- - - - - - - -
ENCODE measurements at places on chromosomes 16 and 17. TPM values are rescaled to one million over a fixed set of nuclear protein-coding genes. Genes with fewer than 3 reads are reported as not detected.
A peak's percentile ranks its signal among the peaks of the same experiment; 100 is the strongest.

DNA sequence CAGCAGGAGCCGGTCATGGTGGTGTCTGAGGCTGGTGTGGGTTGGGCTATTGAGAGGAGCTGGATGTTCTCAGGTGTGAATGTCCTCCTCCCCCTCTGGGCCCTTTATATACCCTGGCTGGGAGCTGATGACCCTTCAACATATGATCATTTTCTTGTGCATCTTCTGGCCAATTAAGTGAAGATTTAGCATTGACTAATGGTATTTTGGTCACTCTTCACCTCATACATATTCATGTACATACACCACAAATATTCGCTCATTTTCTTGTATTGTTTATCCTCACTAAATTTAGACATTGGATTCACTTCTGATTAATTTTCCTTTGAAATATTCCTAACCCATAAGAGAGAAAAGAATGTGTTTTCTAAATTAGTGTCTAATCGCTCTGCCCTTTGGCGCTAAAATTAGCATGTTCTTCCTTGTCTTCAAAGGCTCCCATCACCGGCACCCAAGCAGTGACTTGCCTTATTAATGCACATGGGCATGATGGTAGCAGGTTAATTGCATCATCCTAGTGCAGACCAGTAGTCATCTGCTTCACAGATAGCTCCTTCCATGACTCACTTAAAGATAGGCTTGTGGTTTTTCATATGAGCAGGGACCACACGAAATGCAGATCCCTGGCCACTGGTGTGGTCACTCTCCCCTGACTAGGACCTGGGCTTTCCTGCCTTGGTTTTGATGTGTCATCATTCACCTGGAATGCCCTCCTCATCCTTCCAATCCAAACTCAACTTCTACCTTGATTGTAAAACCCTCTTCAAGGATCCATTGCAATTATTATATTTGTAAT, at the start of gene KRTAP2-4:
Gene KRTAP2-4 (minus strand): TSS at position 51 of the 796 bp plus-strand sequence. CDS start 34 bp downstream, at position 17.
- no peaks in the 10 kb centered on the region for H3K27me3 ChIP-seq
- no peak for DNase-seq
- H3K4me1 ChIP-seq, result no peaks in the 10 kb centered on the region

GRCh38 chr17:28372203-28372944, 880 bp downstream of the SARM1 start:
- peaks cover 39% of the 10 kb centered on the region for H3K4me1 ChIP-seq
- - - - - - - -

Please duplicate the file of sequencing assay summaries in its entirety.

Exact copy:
ENCODE measurements at places on chromosomes 16 and 17. TPM values are rescaled to one million over a fixed set of nuclear protein-coding genes. Genes with fewer than 3 reads are reported as not detected.
A peak's percentile ranks its signal among the peaks of the same experiment; 100 is the strongest.

DNA sequence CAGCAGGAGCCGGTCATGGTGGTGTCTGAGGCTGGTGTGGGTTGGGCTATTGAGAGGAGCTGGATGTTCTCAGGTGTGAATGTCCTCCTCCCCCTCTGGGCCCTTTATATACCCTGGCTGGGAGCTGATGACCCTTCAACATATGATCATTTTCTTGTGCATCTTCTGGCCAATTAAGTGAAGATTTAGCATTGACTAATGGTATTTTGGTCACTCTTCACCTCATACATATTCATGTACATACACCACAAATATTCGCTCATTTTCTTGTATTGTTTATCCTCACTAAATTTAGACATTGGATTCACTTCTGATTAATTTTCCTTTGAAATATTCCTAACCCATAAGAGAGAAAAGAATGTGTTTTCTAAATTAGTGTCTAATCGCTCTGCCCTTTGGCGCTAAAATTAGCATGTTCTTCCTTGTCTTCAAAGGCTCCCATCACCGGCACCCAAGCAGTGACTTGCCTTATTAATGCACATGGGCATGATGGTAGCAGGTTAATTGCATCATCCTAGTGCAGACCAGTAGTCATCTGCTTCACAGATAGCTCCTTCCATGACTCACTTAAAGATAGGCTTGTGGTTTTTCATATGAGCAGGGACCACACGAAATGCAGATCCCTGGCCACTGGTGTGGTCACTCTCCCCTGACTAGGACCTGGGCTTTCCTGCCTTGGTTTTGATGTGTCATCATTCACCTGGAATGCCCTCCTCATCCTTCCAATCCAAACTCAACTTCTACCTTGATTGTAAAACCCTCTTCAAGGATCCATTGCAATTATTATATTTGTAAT, at the start of gene KRTAP2-4:
Gene KRTAP2-4 (minus strand): TSS at position 51 of the 796 bp plus-strand sequence. CDS start 34 bp downstream, at position 17.
- no peaks in the 10 kb centered on the region for H3K27me3 ChIP-seq
- no peak for DNase-seq
- H3K4me1 ChIP-seq, result no peaks in the 10 kb centered on the region

GRCh38 chr17:28372203-28372944, 880 bp downstream of the SARM1 start:
- peaks cover 39% of the 10 kb centered on the region for H3K4me1 ChIP-seq